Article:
JEFFERSON DAVIS PARISH, La. (AP) — In a southwest Louisiana crawfish pond, two endangered whooping crane chicks peck about for crawfish, insects, plants and other food.
They’re only 2-months-old, but they dwarf the full-grown great egrets nearby. Their tall white parents bugle alarm at an ATV and people across the pond, and all four cranes move farther away.
Across the state in New Orleans, a downy captive-bred brown chick scampers after a keeper whose white costume looks like a Halloween ghost. She bends over and uses a crane puppet-head to pick up an insect and pass it to the chick.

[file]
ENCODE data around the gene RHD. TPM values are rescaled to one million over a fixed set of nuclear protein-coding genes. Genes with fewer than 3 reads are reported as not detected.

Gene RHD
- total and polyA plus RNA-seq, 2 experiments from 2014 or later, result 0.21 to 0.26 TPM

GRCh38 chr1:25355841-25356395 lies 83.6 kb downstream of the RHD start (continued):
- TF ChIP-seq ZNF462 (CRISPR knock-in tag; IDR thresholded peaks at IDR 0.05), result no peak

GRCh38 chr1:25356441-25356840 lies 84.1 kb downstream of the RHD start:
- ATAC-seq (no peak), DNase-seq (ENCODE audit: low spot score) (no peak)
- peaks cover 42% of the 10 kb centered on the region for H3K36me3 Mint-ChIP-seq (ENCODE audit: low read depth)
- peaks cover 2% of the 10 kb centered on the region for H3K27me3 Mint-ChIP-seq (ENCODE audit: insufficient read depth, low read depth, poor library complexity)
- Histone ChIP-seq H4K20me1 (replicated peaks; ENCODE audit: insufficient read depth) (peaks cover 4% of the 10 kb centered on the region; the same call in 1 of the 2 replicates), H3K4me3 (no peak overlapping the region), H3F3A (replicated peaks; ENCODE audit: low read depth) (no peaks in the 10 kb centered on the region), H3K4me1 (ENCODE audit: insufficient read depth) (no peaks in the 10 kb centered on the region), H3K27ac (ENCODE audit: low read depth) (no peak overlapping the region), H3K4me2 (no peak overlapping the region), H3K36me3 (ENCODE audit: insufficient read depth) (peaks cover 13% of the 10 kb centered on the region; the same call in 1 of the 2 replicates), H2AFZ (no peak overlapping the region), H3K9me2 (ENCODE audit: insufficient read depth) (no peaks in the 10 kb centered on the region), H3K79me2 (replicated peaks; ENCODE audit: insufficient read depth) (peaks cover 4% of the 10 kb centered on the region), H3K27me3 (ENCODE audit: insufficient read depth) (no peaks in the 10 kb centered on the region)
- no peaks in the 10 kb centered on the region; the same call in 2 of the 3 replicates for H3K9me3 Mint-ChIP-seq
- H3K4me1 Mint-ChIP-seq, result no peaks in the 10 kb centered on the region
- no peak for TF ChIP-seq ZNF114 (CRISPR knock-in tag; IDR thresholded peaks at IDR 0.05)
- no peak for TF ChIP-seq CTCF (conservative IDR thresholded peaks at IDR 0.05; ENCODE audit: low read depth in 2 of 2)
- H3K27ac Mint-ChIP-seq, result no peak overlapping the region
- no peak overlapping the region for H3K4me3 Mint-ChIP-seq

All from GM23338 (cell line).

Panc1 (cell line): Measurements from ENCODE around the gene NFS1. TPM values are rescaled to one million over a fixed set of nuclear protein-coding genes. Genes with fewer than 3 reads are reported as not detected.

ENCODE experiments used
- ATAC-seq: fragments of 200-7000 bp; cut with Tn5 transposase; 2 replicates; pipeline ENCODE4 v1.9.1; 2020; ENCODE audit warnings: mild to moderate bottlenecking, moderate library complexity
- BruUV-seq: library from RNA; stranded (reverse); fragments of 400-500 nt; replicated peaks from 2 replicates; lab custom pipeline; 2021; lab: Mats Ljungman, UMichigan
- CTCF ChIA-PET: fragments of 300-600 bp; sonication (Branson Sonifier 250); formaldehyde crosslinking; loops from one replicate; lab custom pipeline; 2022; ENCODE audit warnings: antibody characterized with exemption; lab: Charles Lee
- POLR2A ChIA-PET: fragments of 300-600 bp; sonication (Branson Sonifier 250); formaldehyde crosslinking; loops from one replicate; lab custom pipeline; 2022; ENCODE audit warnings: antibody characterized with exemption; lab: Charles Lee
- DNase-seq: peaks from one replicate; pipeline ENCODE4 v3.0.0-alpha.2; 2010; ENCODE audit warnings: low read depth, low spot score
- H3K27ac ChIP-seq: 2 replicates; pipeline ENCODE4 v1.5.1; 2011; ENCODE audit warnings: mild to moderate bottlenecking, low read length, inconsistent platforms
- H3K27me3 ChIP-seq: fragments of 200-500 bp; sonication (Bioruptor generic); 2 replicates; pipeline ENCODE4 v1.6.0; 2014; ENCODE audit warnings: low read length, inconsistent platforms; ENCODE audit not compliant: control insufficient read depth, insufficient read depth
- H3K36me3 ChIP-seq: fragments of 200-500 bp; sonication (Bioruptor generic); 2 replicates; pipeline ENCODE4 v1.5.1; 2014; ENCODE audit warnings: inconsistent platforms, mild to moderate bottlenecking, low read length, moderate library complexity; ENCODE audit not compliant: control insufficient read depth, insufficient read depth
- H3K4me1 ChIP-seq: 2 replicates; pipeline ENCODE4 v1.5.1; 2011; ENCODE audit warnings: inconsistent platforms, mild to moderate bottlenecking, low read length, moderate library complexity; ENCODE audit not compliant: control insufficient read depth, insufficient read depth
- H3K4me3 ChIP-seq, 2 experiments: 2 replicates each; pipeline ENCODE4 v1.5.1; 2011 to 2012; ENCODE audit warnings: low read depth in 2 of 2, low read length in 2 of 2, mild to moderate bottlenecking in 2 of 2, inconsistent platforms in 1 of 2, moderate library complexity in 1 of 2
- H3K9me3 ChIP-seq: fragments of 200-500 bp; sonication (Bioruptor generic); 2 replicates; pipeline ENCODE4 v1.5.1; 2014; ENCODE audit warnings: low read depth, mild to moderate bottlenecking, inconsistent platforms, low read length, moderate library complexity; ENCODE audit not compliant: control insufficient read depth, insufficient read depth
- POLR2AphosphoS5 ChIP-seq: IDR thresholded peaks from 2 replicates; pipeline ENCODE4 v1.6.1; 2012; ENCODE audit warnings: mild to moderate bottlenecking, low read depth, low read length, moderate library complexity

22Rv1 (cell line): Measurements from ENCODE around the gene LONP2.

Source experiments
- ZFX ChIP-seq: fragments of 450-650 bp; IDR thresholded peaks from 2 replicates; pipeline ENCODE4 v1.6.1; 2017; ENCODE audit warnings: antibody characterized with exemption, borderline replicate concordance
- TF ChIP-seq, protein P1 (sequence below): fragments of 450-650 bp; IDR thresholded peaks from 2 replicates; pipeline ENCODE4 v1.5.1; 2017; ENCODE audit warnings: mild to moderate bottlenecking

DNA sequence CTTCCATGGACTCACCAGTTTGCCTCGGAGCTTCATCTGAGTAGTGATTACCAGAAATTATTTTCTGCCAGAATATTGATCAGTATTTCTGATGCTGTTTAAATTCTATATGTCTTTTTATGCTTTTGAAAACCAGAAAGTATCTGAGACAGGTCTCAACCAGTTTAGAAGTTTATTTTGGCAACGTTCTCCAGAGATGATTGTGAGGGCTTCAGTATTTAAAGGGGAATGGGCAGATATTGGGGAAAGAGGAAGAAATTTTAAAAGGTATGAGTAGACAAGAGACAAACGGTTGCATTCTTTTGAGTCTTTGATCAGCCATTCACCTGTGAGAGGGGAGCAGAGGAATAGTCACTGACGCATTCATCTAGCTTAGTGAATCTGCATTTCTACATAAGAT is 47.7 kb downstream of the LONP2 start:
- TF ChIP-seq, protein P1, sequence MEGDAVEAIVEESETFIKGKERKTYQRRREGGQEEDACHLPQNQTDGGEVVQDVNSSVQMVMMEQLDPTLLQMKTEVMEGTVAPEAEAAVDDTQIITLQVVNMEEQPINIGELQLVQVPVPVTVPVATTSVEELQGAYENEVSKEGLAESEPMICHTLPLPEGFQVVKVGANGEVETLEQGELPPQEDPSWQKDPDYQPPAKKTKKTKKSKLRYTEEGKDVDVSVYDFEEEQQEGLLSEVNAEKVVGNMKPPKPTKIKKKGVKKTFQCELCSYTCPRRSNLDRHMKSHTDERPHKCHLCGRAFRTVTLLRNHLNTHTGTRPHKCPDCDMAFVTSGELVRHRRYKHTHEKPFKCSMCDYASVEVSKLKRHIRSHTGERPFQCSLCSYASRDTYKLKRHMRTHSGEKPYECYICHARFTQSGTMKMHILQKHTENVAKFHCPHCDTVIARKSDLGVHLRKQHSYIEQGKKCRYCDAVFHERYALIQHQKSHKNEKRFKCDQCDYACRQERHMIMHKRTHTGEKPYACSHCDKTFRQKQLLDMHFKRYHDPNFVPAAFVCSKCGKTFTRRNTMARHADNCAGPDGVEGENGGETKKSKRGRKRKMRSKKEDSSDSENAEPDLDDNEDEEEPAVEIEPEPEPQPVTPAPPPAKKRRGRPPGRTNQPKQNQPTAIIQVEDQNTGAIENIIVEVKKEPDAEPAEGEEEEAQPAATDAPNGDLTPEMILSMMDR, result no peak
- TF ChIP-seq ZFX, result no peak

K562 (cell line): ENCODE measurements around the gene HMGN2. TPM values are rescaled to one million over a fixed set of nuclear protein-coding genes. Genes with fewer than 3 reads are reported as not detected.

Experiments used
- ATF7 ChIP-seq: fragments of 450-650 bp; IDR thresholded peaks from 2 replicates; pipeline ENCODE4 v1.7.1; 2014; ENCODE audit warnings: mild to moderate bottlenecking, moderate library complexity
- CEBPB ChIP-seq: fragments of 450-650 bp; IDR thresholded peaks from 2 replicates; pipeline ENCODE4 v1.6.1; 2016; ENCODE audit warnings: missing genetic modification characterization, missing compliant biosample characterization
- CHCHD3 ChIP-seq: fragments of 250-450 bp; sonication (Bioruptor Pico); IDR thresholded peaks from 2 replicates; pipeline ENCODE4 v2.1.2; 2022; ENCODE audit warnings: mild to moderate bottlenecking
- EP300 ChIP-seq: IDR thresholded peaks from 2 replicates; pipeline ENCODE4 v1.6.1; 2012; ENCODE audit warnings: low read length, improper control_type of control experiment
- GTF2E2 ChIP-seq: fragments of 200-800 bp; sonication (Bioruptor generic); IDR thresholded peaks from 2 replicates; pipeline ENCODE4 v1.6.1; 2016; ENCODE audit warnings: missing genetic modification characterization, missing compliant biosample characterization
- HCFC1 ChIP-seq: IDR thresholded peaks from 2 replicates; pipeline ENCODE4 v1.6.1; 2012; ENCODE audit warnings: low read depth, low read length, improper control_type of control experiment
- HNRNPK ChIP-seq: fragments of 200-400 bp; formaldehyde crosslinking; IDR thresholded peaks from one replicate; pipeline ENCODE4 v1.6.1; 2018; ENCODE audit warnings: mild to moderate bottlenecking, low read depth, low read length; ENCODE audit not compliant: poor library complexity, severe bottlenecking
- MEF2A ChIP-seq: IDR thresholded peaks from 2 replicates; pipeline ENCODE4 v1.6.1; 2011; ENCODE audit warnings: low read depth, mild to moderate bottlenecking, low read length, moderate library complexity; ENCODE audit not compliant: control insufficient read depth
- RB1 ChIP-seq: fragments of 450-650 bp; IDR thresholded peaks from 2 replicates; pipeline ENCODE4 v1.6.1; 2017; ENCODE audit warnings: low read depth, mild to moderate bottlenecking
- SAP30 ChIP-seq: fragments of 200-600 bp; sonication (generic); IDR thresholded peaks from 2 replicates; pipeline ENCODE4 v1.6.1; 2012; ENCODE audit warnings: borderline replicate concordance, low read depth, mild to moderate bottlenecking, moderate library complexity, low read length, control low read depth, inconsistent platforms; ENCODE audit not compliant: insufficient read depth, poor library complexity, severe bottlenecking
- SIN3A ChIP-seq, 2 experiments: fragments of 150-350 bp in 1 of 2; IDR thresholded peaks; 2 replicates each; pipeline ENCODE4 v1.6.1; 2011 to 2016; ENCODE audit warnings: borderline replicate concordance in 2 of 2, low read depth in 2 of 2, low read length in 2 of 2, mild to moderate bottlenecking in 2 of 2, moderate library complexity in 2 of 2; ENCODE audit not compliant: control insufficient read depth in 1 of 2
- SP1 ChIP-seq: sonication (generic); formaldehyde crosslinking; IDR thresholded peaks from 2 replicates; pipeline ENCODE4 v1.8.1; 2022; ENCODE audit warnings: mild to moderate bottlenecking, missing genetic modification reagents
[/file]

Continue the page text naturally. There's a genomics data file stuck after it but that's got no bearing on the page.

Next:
The chicks — both those in the wild and captivity — are part of generations of work to bring back the birds, which barely escaped extinction in the 1940s. This year, Louisiana scientists are celebrating a milestone — five chicks born in the wild.
That’s the highest number of hatchlings in Louisiana’s wilds since scientists started reintroducing the birds there in 2011.
“We’re excited,” said Sara Zimorski, a biologist with Louisiana’s Department of Wildlife and Fisheries. “That’s the most that have hatched since the program began.”